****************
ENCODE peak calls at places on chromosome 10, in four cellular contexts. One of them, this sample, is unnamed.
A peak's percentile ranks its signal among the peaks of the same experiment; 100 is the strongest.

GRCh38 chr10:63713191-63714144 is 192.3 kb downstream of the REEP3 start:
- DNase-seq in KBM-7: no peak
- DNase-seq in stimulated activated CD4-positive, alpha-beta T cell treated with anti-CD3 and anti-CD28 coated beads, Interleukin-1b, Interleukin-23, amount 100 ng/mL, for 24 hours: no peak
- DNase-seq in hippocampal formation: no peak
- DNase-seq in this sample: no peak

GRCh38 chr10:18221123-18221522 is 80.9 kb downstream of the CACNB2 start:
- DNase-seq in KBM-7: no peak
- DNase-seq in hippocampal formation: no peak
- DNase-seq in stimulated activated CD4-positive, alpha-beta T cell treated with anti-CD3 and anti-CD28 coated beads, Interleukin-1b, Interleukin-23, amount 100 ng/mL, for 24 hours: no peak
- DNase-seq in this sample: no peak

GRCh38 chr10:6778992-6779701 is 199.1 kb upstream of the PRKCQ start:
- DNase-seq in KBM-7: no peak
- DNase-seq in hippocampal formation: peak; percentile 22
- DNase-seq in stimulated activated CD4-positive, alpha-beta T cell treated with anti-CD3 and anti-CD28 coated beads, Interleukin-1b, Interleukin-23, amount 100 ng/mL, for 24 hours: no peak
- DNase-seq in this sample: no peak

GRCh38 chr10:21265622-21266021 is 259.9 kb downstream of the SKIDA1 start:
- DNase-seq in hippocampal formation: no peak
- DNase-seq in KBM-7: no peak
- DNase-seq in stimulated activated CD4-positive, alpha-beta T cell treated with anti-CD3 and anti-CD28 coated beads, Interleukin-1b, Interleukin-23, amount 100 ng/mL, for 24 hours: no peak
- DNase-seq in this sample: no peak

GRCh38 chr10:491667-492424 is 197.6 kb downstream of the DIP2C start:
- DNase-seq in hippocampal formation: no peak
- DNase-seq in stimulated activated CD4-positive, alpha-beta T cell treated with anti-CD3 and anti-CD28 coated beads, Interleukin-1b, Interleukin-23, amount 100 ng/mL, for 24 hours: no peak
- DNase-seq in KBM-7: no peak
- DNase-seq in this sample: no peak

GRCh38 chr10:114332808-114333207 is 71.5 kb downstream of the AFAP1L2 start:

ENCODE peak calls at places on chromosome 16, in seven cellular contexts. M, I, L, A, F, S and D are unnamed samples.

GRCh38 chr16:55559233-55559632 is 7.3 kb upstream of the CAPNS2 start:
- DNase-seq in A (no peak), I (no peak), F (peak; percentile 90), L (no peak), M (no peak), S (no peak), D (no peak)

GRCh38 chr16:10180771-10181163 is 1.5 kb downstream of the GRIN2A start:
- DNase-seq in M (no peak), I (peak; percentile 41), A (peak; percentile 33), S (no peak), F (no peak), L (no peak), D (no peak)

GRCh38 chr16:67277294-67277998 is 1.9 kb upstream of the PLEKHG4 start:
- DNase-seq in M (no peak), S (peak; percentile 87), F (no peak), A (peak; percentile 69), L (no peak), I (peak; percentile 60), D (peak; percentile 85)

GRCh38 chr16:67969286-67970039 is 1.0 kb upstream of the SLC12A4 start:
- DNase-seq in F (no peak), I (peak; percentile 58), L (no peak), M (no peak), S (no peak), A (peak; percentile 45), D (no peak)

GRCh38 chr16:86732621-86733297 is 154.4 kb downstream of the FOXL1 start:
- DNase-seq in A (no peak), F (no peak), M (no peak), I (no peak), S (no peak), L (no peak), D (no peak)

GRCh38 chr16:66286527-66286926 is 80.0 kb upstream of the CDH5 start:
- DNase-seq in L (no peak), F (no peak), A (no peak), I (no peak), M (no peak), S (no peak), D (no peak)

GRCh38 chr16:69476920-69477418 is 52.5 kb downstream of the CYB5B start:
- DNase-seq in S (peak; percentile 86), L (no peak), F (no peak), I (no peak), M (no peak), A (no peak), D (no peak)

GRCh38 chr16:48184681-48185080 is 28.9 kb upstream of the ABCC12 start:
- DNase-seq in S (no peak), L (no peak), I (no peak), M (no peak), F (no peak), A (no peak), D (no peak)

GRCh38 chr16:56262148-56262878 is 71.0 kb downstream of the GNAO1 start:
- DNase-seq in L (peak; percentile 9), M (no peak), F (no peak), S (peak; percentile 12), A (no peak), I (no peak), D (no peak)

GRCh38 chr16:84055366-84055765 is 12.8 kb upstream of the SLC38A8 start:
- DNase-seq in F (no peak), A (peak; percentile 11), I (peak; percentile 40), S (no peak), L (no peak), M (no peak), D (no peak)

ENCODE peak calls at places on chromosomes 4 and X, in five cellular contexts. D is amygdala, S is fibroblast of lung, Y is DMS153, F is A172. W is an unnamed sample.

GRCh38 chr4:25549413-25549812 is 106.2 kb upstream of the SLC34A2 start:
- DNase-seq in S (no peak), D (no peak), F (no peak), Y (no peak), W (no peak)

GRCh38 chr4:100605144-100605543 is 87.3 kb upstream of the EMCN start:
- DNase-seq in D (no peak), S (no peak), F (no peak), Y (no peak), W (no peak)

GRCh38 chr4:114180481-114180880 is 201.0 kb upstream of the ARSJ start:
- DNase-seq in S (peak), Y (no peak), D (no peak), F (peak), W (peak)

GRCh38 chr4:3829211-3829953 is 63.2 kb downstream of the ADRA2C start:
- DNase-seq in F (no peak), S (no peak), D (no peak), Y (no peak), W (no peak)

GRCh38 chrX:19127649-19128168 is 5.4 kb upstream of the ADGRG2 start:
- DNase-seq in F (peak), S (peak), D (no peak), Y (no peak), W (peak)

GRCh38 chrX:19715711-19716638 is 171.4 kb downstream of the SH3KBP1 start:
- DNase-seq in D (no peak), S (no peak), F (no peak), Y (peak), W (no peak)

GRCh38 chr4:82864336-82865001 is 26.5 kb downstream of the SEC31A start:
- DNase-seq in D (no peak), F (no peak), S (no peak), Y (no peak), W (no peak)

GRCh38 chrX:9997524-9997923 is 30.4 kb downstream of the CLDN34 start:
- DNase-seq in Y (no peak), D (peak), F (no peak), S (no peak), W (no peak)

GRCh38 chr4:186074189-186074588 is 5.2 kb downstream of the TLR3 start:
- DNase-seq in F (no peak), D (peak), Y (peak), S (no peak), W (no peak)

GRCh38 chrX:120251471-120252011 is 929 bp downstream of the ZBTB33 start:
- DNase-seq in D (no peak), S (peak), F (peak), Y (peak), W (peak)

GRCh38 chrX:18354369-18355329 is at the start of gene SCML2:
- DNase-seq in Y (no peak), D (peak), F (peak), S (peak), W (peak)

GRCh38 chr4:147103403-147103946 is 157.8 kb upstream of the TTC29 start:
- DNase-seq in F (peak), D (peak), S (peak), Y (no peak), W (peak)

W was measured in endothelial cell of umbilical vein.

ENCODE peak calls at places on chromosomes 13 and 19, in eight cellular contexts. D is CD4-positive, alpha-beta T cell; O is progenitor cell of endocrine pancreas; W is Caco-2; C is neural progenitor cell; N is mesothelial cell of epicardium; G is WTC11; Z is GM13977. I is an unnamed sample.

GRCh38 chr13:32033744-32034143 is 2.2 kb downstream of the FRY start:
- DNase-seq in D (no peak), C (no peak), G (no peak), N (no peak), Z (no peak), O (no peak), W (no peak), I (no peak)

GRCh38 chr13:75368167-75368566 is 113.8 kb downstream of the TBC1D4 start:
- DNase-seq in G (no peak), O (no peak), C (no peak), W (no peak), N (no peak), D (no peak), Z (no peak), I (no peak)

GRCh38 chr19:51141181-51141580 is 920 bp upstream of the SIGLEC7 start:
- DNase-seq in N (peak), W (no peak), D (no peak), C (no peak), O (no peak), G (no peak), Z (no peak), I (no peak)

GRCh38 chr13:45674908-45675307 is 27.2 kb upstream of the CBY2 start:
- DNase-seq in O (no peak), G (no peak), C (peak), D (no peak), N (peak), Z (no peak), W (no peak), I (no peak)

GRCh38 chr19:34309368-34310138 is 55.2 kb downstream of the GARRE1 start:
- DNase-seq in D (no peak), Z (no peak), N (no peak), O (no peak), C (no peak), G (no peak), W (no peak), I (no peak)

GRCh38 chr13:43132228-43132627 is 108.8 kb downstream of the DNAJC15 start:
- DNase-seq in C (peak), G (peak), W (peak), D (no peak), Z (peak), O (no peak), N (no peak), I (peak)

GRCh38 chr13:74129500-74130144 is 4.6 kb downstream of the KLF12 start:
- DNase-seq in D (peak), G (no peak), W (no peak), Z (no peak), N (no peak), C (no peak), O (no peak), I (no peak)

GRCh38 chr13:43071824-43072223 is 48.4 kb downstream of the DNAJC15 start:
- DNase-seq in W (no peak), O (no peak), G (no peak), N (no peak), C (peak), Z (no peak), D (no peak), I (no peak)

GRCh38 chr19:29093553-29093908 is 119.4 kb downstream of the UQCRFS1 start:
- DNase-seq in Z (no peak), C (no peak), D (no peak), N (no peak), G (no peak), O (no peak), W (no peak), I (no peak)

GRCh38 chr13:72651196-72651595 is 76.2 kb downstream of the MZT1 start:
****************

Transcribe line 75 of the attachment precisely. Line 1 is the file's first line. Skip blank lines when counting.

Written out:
W was measured in endothelial cell of umbilical vein.